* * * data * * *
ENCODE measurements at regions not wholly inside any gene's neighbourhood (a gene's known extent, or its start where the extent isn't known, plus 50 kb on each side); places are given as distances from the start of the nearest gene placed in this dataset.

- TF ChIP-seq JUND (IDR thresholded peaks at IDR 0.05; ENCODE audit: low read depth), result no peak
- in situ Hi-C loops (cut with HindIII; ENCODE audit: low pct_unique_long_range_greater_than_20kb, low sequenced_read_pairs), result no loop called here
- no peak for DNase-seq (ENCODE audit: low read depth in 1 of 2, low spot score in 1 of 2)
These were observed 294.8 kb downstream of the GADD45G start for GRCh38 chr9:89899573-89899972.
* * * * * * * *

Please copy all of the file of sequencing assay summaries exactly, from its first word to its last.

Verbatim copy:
ENCODE measurements at regions not wholly inside any gene's neighbourhood (a gene's known extent, or its start where the extent isn't known, plus 50 kb on each side); places are given as distances from the start of the nearest gene placed in this dataset.

- TF ChIP-seq JUND (IDR thresholded peaks at IDR 0.05; ENCODE audit: low read depth), result no peak
- in situ Hi-C loops (cut with HindIII; ENCODE audit: low pct_unique_long_range_greater_than_20kb, low sequenced_read_pairs), result no loop called here
- no peak for DNase-seq (ENCODE audit: low read depth in 1 of 2, low spot score in 1 of 2)
These were observed 294.8 kb downstream of the GADD45G start for GRCh38 chr9:89899573-89899972.